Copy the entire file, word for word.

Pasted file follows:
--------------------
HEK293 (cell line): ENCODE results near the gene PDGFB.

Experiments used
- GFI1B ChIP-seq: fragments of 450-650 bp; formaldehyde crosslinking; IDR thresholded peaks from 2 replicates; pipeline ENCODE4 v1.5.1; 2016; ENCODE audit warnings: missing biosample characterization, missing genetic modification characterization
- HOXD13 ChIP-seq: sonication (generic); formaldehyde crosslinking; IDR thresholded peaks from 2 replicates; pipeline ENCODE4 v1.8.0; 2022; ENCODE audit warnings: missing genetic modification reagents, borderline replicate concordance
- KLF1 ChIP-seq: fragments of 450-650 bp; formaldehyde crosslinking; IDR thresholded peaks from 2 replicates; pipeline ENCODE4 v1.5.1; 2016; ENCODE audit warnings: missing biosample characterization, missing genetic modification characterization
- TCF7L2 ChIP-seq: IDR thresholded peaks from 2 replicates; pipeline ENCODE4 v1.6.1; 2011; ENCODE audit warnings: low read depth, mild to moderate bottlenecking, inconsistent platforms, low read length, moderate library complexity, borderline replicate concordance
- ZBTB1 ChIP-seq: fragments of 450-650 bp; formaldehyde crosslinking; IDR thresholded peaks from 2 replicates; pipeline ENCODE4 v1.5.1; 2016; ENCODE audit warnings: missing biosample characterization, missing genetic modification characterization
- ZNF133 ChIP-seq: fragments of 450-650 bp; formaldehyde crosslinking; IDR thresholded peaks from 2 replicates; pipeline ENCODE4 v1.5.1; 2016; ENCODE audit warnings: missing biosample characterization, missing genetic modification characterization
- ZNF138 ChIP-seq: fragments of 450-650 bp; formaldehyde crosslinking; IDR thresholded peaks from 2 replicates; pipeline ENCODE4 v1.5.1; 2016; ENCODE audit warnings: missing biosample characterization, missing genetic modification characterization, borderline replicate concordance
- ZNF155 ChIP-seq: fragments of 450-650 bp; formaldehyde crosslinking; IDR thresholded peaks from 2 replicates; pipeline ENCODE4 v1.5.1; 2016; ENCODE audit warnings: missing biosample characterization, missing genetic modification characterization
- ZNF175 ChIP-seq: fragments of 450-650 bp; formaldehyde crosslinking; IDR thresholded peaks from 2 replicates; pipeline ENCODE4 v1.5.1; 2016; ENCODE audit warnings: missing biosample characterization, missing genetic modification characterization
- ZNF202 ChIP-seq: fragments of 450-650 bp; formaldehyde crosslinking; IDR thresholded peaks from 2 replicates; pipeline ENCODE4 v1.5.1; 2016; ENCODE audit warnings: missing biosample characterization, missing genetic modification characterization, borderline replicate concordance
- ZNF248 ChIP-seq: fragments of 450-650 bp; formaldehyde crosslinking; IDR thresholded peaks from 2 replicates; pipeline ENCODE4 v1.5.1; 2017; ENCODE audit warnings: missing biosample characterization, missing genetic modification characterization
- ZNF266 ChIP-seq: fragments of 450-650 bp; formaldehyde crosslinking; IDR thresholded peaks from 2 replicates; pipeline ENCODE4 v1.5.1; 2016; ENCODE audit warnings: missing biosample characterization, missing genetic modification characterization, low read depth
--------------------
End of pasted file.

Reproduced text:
HEK293 (cell line): ENCODE results near the gene PDGFB.

Experiments used
- GFI1B ChIP-seq: fragments of 450-650 bp; formaldehyde crosslinking; IDR thresholded peaks from 2 replicates; pipeline ENCODE4 v1.5.1; 2016; ENCODE audit warnings: missing biosample characterization, missing genetic modification characterization
- HOXD13 ChIP-seq: sonication (generic); formaldehyde crosslinking; IDR thresholded peaks from 2 replicates; pipeline ENCODE4 v1.8.0; 2022; ENCODE audit warnings: missing genetic modification reagents, borderline replicate concordance
- KLF1 ChIP-seq: fragments of 450-650 bp; formaldehyde crosslinking; IDR thresholded peaks from 2 replicates; pipeline ENCODE4 v1.5.1; 2016; ENCODE audit warnings: missing biosample characterization, missing genetic modification characterization
- TCF7L2 ChIP-seq: IDR thresholded peaks from 2 replicates; pipeline ENCODE4 v1.6.1; 2011; ENCODE audit warnings: low read depth, mild to moderate bottlenecking, inconsistent platforms, low read length, moderate library complexity, borderline replicate concordance
- ZBTB1 ChIP-seq: fragments of 450-650 bp; formaldehyde crosslinking; IDR thresholded peaks from 2 replicates; pipeline ENCODE4 v1.5.1; 2016; ENCODE audit warnings: missing biosample characterization, missing genetic modification characterization
- ZNF133 ChIP-seq: fragments of 450-650 bp; formaldehyde crosslinking; IDR thresholded peaks from 2 replicates; pipeline ENCODE4 v1.5.1; 2016; ENCODE audit warnings: missing biosample characterization, missing genetic modification characterization
- ZNF138 ChIP-seq: fragments of 450-650 bp; formaldehyde crosslinking; IDR thresholded peaks from 2 replicates; pipeline ENCODE4 v1.5.1; 2016; ENCODE audit warnings: missing biosample characterization, missing genetic modification characterization, borderline replicate concordance
- ZNF155 ChIP-seq: fragments of 450-650 bp; formaldehyde crosslinking; IDR thresholded peaks from 2 replicates; pipeline ENCODE4 v1.5.1; 2016; ENCODE audit warnings: missing biosample characterization, missing genetic modification characterization
- ZNF175 ChIP-seq: fragments of 450-650 bp; formaldehyde crosslinking; IDR thresholded peaks from 2 replicates; pipeline ENCODE4 v1.5.1; 2016; ENCODE audit warnings: missing biosample characterization, missing genetic modification characterization
- ZNF202 ChIP-seq: fragments of 450-650 bp; formaldehyde crosslinking; IDR thresholded peaks from 2 replicates; pipeline ENCODE4 v1.5.1; 2016; ENCODE audit warnings: missing biosample characterization, missing genetic modification characterization, borderline replicate concordance
- ZNF248 ChIP-seq: fragments of 450-650 bp; formaldehyde crosslinking; IDR thresholded peaks from 2 replicates; pipeline ENCODE4 v1.5.1; 2017; ENCODE audit warnings: missing biosample characterization, missing genetic modification characterization
- ZNF266 ChIP-seq: fragments of 450-650 bp; formaldehyde crosslinking; IDR thresholded peaks from 2 replicates; pipeline ENCODE4 v1.5.1; 2016; ENCODE audit warnings: missing biosample characterization, missing genetic modification characterization, low read depth